Indexing isn’t without its critics. Many focus on its overall effect on the market and the broader economy, as it has taken over the investment landscape.
One concern is with the sheer size of the passive category. One fund alone, the Vanguard Total Stock Market Index Fund, has nearly $1.3 trillion under management, accounting for 10% of all assets in U.S. stock funds and ETFs. (Disclosure: I own shares in the index fund and in its related ETF.)
This leads to concerns that passive investors and their managers have no incentive — indeed, little ability — to leverage their shareholdings to influence corporate behavior.
As it happens, the rise of passive investing has given the passive mutual fund companies dramatically more power, if they were to choose to exercise it. The top three index fund firms, BlackRock, Vanguard and State Street, hold a combined 22% of the shares of the average S&P 500 company.
If the three firms voted as a bloc, they could change corporate behavior in significant ways. Thus far, they haven’t done much jawboning, either together or individually.
The big index funds have been too passive on issues such as global warming, for example. Former Vice President Al Gore raised that issue in a 2019 interview with the Financial Times. “The large passive managers have a real difficult decision to make,” he said. “Do they want to continue to finance the destruction of human civilization, or not? Their model makes it difficult for them to execute some of the strategies that active managers have available to them.”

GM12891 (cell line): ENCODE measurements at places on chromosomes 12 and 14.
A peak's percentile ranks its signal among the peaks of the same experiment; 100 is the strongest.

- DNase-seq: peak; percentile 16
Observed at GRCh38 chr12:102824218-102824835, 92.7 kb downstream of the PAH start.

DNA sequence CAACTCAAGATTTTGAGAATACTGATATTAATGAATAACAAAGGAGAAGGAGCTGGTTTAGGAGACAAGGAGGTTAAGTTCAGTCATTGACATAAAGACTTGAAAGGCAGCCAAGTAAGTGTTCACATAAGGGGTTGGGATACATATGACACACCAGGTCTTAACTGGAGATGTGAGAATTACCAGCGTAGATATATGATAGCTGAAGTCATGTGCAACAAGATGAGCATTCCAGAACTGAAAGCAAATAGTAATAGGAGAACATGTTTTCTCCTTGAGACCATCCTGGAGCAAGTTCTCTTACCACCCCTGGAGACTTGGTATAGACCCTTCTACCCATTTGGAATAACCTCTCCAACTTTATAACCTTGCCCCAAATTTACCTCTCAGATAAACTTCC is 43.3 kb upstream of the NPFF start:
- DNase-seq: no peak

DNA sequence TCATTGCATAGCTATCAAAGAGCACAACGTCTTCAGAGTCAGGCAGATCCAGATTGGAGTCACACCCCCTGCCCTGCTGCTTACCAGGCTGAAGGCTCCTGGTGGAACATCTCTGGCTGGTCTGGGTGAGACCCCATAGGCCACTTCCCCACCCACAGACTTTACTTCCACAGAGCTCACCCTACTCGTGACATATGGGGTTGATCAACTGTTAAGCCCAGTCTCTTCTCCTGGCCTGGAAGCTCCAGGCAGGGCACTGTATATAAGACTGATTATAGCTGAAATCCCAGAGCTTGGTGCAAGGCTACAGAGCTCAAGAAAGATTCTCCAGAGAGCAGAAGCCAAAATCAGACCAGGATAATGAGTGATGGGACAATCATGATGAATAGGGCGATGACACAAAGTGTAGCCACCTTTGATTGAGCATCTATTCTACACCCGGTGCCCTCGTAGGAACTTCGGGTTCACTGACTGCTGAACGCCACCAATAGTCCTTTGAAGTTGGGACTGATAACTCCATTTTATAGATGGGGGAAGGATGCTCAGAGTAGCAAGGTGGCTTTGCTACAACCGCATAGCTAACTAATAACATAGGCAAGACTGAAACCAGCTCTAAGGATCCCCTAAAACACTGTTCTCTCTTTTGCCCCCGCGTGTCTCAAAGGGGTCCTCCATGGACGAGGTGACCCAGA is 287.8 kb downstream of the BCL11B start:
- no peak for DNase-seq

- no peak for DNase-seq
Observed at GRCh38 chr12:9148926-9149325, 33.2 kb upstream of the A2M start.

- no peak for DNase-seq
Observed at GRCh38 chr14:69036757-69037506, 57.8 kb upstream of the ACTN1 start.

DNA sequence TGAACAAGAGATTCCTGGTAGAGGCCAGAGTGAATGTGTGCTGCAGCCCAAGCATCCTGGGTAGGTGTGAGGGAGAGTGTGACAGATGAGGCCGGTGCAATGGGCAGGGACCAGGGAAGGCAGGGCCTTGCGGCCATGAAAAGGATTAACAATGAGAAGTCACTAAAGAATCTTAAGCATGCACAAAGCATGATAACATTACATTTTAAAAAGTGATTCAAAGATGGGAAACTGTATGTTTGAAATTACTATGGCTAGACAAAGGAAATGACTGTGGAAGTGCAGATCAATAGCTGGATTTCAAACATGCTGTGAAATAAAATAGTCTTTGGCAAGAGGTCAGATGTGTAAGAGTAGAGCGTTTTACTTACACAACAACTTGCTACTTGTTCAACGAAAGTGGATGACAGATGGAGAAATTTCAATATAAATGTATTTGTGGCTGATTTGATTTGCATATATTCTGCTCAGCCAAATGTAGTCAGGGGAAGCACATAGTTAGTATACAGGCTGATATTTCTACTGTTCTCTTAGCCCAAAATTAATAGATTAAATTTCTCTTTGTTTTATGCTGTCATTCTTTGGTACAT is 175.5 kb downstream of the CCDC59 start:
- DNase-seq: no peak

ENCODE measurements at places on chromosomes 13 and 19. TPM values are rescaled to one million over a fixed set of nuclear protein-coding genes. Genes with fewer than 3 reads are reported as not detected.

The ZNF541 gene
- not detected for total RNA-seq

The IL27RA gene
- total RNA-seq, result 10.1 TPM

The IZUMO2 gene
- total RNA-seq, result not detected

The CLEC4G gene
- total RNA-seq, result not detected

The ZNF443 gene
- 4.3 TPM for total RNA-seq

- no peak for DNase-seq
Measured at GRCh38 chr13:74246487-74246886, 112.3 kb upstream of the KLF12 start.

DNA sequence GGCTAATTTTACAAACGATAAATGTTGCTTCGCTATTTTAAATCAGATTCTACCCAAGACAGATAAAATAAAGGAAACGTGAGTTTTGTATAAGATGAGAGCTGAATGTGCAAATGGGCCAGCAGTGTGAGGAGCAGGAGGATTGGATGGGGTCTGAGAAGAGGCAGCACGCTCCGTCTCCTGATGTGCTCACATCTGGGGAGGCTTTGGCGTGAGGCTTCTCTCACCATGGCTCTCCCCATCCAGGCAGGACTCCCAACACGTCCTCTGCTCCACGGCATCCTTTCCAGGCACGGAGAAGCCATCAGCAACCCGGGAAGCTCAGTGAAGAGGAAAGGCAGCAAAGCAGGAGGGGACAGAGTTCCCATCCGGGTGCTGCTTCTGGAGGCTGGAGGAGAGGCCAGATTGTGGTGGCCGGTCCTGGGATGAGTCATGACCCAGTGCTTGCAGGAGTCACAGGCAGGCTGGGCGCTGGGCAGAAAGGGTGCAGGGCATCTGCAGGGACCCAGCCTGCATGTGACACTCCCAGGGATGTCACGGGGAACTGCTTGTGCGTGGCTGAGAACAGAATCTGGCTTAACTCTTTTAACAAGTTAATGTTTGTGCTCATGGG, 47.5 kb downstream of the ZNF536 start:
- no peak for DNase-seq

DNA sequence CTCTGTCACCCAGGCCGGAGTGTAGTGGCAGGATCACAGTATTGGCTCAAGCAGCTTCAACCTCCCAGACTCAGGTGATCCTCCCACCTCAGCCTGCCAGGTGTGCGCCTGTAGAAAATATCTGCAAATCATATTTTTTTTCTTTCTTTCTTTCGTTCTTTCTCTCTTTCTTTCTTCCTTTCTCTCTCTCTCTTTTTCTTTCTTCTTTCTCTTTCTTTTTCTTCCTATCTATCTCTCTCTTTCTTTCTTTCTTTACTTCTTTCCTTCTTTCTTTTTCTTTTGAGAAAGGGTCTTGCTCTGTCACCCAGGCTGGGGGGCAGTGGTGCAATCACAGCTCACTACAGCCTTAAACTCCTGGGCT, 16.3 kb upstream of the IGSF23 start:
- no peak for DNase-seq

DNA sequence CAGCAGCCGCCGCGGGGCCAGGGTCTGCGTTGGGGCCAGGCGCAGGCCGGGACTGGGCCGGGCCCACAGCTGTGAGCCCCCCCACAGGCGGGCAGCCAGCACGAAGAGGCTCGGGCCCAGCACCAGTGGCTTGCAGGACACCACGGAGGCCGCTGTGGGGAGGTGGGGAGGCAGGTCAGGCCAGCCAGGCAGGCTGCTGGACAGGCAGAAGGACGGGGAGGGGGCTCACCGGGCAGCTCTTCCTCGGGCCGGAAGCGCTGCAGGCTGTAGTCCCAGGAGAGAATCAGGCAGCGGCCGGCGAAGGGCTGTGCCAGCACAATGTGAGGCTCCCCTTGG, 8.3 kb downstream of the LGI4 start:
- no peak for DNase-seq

BlackRock Chairman Laurence D. Fink has been outspoken about the responsibility of corporate managements to act in socially beneficial ways, but his prescriptions may not entirely sit well with social and economic activists. Earlier this year, for instance, he came out against the movement to divest fossil fuel companies from investment portfolios. Better, he said, to try to influence those companies from the inside.
It’s certainly true that broad indexing saps investors of their ability to be as discerning as they may wish about what companies they want to own. Object to tobacco companies? As an S&P 500 index holder, tough: five tobacco companies are in the index. Want to shun oil and gas? An S&P 500 index fund has to own 25 fossil fuel companies.
Investment firms have responded by offering index funds sliced and diced to appeal to more discriminating investors. The concept is “direct indexing,” which allows customers to pick and choose among the stocks in an index to create, essentially, their own index. Yet this tends to defeat the purpose of index investing by returning to active stock-picking.
Lynch, in his comments this week, didn’t seem to be alluding to any of these tangential issues with passive investing; his claim was that active stock-picking beats the market, which simply isn’t true. For much of the nearly half-century in which index funds have been an option for the average investor, they’ve been the way to go.
It’s commonly said on Wall Street that past performance is no guarantee of future results. But that applies most accurately to individual investments. As a class, the record of index investing in the past is indisputable.
This story originally appeared in Los Angeles Times.